For the past 20 years the PSA has been the metric for screening for prostate cancer. More recently the U.S. Preventive Services Task Forces issue a recommendation against the use of PSA-based screening for prostate cancer in all men because PSA screening contributed to over treatment and over diagnosis of prostate cancer.
The prostate health index (PHI) was approved by the FDA in 2012 as a blood test that calculates a score based on the combination of three separate tests” PSA, free PSA and p2PSA. These simple blood tests will help determine the probability of finding prostate cancer if you have a prostate biopsy.
PHI should be considered for men with PSA levels >3, who have not had a prostate biopsy as well as for me who had one prior negative prostate biopsy and who might be considered at higher risk for prostate cancer.
The PHI helps to distinguish between prostate cancer and benign prostate diseases like benign enlargement of the prostate gland and prostate infection. The PHI improves the diagnosis of prostate cancer with men who have a PSA between 2-10 where 4.0 is the cut off currently considered for men who should have additional studies, evaluations, or a prostate biopsy.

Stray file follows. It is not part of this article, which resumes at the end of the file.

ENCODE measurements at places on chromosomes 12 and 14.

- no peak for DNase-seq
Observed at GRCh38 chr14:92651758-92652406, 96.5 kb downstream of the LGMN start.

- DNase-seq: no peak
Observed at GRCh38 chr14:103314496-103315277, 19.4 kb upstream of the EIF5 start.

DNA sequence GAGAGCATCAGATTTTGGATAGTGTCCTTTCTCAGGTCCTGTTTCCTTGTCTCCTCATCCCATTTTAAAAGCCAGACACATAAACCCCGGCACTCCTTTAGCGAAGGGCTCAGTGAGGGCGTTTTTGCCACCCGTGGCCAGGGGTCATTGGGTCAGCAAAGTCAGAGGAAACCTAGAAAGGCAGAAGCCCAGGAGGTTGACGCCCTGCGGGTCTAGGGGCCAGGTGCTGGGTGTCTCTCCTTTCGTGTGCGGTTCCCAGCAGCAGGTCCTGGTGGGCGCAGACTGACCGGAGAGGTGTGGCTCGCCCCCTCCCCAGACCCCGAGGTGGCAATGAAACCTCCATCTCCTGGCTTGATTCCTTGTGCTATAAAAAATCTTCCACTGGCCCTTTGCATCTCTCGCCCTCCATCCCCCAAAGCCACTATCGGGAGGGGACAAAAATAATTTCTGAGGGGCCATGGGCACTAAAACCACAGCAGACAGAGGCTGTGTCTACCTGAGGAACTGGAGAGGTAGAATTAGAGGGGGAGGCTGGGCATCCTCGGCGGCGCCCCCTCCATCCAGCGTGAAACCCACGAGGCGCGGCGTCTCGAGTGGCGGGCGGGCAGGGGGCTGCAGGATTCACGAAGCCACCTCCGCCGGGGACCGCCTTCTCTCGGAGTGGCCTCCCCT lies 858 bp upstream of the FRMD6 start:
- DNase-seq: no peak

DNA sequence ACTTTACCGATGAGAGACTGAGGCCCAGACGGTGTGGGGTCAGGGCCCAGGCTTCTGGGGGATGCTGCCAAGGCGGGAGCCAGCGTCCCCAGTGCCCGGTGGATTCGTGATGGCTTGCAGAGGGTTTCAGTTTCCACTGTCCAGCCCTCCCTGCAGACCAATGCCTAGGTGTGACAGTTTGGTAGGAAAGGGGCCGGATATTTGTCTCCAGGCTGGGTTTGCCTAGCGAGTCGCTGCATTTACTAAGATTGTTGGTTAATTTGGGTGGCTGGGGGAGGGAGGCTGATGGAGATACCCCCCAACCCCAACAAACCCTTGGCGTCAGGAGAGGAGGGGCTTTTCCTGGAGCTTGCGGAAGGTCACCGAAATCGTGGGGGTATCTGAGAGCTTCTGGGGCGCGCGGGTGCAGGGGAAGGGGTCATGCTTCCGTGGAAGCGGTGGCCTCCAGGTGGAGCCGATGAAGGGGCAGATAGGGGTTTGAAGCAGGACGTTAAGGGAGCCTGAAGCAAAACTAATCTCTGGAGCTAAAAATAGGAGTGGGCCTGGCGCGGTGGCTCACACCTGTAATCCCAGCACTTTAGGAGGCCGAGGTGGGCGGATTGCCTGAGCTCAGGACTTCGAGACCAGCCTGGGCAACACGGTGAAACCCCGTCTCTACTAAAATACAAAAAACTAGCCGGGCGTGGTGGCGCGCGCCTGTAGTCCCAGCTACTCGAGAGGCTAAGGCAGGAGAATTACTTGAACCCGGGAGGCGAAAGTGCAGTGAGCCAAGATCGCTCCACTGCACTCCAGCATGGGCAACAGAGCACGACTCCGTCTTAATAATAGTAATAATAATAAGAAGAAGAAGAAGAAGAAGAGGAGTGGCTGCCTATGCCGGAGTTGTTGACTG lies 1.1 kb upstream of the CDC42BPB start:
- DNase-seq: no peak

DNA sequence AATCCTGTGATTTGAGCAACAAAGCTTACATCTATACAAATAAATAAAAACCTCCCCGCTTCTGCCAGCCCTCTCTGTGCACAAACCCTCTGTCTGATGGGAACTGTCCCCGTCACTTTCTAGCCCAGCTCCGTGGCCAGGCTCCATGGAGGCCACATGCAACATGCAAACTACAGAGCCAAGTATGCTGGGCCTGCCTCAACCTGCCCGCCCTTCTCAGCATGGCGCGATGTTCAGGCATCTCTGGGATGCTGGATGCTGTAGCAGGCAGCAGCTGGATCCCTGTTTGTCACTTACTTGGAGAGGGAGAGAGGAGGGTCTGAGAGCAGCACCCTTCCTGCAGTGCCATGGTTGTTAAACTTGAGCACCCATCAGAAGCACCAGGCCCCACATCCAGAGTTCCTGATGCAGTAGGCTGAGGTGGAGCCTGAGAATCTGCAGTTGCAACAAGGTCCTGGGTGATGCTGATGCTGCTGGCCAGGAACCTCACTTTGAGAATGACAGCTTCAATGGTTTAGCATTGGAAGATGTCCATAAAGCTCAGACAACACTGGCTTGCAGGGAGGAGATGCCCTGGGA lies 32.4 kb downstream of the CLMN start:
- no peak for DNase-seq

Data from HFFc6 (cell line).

The PHI enhances the ability to detect prostate cancer in men with a normal physical examination and in men whose PSA is between 2-10. The PHI has helped to decrease the number of men who are subjected to a prostate biopsy, which leads to over diagnosis and over treatment.
Also the PHI can be used in men who have received a diagnosis of prostate cancer and have been placed on an active surveillance protocol, which means no treatment but regular examinations with a digital rectal exam and a blood test. Men followed on the active surveillance protocols who have a low PHI score can be followed without treatment. On the other hand, those with an elevated PHI score may be advised to have a repeat biopsy and consider for definitive treatment. Thus the PHI helps the patient and the doctor determine if the man has more aggressive prostate cancer and needs additional treatment.
Bottom Line: Prostate cancer is most common cancer in men after skin cancer and the second most common cause of death after lung cancer. Now there are blood tests like the PHI that help fine-tune the diagnosis and help men decide to participate in close follow up or proceed to a prostate biopsy.